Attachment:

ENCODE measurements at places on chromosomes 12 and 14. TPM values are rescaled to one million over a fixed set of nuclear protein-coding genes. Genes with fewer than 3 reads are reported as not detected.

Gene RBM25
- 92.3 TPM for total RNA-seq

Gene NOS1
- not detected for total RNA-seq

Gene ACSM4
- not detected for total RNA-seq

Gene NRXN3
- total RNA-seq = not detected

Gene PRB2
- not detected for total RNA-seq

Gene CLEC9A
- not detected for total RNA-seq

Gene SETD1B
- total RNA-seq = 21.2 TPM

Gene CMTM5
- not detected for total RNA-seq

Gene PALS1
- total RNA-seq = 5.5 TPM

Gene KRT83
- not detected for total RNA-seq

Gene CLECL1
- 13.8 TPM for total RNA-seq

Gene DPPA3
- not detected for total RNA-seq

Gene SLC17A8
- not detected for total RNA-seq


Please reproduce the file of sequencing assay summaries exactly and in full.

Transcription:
ENCODE measurements at places on chromosomes 12 and 14. TPM values are rescaled to one million over a fixed set of nuclear protein-coding genes. Genes with fewer than 3 reads are reported as not detected.

Gene RBM25
- 92.3 TPM for total RNA-seq

Gene NOS1
- not detected for total RNA-seq

Gene ACSM4
- not detected for total RNA-seq

Gene NRXN3
- total RNA-seq = not detected

Gene PRB2
- not detected for total RNA-seq

Gene CLEC9A
- not detected for total RNA-seq

Gene SETD1B
- total RNA-seq = 21.2 TPM

Gene CMTM5
- not detected for total RNA-seq

Gene PALS1
- total RNA-seq = 5.5 TPM

Gene KRT83
- not detected for total RNA-seq

Gene CLECL1
- 13.8 TPM for total RNA-seq

Gene DPPA3
- not detected for total RNA-seq

Gene SLC17A8
- not detected for total RNA-seq